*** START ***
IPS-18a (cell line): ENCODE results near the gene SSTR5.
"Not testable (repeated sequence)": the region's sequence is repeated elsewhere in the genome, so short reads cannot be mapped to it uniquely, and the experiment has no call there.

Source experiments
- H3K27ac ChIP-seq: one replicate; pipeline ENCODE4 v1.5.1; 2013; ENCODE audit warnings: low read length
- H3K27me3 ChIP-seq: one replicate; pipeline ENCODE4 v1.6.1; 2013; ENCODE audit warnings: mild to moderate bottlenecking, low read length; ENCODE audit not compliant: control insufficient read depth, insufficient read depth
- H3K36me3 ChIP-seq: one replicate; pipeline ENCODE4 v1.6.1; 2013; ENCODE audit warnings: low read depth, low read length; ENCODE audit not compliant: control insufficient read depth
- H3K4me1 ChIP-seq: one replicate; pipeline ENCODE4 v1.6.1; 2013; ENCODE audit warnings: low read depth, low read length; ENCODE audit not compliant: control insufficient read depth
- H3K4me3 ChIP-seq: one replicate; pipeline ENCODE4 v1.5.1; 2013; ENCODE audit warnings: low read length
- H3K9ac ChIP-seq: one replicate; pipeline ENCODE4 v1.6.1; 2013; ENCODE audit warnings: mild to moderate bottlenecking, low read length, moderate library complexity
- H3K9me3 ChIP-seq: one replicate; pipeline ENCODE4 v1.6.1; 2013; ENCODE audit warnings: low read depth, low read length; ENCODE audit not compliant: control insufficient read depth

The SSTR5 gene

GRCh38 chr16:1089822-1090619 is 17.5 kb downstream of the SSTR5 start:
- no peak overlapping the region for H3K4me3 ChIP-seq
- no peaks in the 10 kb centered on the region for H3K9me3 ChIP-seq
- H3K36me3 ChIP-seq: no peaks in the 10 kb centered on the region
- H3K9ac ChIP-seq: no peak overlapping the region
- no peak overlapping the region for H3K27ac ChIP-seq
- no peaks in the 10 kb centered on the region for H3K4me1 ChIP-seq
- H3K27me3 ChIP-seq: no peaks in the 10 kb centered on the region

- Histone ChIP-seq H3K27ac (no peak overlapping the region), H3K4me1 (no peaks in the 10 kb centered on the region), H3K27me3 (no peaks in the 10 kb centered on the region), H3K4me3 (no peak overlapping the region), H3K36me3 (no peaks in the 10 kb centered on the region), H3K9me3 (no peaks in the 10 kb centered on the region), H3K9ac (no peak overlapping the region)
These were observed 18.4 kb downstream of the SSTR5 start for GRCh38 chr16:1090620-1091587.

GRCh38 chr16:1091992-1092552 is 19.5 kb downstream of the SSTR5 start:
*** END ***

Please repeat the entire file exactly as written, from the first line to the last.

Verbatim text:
IPS-18a (cell line): ENCODE results near the gene SSTR5.
"Not testable (repeated sequence)": the region's sequence is repeated elsewhere in the genome, so short reads cannot be mapped to it uniquely, and the experiment has no call there.

Source experiments
- H3K27ac ChIP-seq: one replicate; pipeline ENCODE4 v1.5.1; 2013; ENCODE audit warnings: low read length
- H3K27me3 ChIP-seq: one replicate; pipeline ENCODE4 v1.6.1; 2013; ENCODE audit warnings: mild to moderate bottlenecking, low read length; ENCODE audit not compliant: control insufficient read depth, insufficient read depth
- H3K36me3 ChIP-seq: one replicate; pipeline ENCODE4 v1.6.1; 2013; ENCODE audit warnings: low read depth, low read length; ENCODE audit not compliant: control insufficient read depth
- H3K4me1 ChIP-seq: one replicate; pipeline ENCODE4 v1.6.1; 2013; ENCODE audit warnings: low read depth, low read length; ENCODE audit not compliant: control insufficient read depth
- H3K4me3 ChIP-seq: one replicate; pipeline ENCODE4 v1.5.1; 2013; ENCODE audit warnings: low read length
- H3K9ac ChIP-seq: one replicate; pipeline ENCODE4 v1.6.1; 2013; ENCODE audit warnings: mild to moderate bottlenecking, low read length, moderate library complexity
- H3K9me3 ChIP-seq: one replicate; pipeline ENCODE4 v1.6.1; 2013; ENCODE audit warnings: low read depth, low read length; ENCODE audit not compliant: control insufficient read depth

The SSTR5 gene

GRCh38 chr16:1089822-1090619 is 17.5 kb downstream of the SSTR5 start:
- no peak overlapping the region for H3K4me3 ChIP-seq
- no peaks in the 10 kb centered on the region for H3K9me3 ChIP-seq
- H3K36me3 ChIP-seq: no peaks in the 10 kb centered on the region
- H3K9ac ChIP-seq: no peak overlapping the region
- no peak overlapping the region for H3K27ac ChIP-seq
- no peaks in the 10 kb centered on the region for H3K4me1 ChIP-seq
- H3K27me3 ChIP-seq: no peaks in the 10 kb centered on the region

- Histone ChIP-seq H3K27ac (no peak overlapping the region), H3K4me1 (no peaks in the 10 kb centered on the region), H3K27me3 (no peaks in the 10 kb centered on the region), H3K4me3 (no peak overlapping the region), H3K36me3 (no peaks in the 10 kb centered on the region), H3K9me3 (no peaks in the 10 kb centered on the region), H3K9ac (no peak overlapping the region)
These were observed 18.4 kb downstream of the SSTR5 start for GRCh38 chr16:1090620-1091587.

GRCh38 chr16:1091992-1092552 is 19.5 kb downstream of the SSTR5 start: